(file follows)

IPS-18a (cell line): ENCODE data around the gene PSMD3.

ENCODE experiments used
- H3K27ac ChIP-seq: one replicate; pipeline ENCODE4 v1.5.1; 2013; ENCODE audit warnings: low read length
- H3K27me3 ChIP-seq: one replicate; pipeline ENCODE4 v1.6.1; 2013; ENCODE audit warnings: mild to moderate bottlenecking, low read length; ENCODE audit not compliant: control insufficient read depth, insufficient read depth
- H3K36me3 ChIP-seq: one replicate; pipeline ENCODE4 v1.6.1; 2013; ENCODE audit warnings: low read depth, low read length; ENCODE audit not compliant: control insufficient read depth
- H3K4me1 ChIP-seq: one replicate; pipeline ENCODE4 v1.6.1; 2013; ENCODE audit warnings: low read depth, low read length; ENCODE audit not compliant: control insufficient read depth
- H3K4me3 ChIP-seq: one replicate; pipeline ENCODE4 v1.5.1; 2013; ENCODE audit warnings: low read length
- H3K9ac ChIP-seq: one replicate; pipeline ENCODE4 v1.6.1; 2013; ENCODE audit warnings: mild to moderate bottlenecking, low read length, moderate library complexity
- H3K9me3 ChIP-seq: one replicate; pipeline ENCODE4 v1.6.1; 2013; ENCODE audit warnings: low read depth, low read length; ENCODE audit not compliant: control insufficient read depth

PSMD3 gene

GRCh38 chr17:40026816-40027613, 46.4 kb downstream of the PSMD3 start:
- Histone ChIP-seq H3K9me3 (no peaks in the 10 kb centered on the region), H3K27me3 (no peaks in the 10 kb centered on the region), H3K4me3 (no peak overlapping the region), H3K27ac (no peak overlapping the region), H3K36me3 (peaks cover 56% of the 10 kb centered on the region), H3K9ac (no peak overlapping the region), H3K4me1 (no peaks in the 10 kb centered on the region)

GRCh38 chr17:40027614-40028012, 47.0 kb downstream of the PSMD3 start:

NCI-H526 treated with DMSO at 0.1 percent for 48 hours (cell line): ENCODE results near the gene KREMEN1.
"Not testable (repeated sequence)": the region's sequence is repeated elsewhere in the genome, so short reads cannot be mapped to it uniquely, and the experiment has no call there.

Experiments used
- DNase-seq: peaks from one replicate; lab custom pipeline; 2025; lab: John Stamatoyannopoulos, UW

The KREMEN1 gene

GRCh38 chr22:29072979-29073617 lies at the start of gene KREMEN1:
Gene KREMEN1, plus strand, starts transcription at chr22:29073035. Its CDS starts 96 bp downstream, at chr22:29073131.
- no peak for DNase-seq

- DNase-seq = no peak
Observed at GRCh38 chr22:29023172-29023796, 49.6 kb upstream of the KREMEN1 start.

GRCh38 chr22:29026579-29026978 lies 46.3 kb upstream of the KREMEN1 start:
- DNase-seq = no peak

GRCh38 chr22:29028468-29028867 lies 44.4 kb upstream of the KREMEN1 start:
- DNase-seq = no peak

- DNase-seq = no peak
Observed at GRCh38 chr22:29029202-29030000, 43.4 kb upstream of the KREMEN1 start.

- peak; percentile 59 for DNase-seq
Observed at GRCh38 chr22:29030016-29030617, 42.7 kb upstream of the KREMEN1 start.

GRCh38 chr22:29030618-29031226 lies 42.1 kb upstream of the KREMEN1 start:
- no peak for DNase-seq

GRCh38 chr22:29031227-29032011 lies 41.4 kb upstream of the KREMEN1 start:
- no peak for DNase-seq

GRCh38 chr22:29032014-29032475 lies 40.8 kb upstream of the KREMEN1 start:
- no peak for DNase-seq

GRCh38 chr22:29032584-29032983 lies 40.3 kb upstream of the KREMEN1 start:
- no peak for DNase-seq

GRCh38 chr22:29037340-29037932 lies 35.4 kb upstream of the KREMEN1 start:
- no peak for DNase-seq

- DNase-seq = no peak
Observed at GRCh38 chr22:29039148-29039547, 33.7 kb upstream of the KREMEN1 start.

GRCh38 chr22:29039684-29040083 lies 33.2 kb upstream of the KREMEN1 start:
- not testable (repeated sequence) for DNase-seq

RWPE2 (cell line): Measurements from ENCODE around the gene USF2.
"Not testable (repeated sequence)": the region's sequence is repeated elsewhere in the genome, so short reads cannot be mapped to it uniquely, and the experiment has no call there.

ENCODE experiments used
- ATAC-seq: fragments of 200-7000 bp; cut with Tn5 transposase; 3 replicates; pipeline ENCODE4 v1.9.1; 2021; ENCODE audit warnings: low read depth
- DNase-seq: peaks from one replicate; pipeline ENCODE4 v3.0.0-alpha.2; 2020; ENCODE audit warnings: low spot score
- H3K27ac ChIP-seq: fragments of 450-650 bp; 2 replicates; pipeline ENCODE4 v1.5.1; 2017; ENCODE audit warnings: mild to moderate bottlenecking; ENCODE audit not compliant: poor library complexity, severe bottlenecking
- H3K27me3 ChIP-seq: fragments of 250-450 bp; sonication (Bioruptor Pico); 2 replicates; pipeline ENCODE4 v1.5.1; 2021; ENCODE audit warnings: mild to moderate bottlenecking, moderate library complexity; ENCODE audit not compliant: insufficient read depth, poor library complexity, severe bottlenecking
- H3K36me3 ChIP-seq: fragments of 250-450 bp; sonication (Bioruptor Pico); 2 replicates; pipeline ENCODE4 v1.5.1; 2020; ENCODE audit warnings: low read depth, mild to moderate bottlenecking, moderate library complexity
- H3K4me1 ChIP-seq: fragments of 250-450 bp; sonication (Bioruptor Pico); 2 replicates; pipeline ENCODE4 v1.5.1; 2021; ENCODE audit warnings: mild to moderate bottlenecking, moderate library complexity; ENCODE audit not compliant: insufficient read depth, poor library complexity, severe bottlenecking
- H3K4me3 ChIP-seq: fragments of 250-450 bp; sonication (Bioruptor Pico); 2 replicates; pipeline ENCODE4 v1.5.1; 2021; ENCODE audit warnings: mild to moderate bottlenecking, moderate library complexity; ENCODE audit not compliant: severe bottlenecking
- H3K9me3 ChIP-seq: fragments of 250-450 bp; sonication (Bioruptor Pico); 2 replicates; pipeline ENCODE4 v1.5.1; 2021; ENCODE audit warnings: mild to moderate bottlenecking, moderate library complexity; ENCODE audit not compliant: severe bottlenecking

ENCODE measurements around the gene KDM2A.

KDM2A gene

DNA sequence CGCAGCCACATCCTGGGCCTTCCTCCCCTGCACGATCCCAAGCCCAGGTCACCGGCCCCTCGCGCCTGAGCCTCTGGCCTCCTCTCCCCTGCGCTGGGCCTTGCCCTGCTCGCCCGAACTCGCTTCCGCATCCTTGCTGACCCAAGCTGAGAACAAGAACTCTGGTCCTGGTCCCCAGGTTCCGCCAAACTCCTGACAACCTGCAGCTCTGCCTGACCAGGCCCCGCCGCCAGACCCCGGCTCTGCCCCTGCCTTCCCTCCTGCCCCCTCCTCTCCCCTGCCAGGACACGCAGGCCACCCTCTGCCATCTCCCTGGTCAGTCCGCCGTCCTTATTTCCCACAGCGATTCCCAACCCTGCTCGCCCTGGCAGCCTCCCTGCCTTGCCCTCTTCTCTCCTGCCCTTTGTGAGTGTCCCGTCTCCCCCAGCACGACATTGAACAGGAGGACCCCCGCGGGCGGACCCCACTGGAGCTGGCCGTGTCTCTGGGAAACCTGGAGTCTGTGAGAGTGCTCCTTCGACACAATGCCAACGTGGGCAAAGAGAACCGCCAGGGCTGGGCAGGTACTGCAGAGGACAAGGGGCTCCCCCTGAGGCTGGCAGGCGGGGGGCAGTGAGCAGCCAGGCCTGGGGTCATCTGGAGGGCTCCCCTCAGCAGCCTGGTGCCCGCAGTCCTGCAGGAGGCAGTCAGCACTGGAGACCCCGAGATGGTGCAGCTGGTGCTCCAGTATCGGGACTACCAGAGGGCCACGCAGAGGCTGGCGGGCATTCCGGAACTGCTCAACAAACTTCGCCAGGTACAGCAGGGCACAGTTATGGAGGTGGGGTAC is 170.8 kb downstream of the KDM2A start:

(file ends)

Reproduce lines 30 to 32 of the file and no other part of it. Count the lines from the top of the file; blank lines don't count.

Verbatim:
- peak; percentile 59 for DNase-seq
Observed at GRCh38 chr22:29030016-29030617, 42.7 kb upstream of the KREMEN1 start.

GRCh38 chr22:29030618-29031226 lies 42.1 kb upstream of the KREMEN1 start: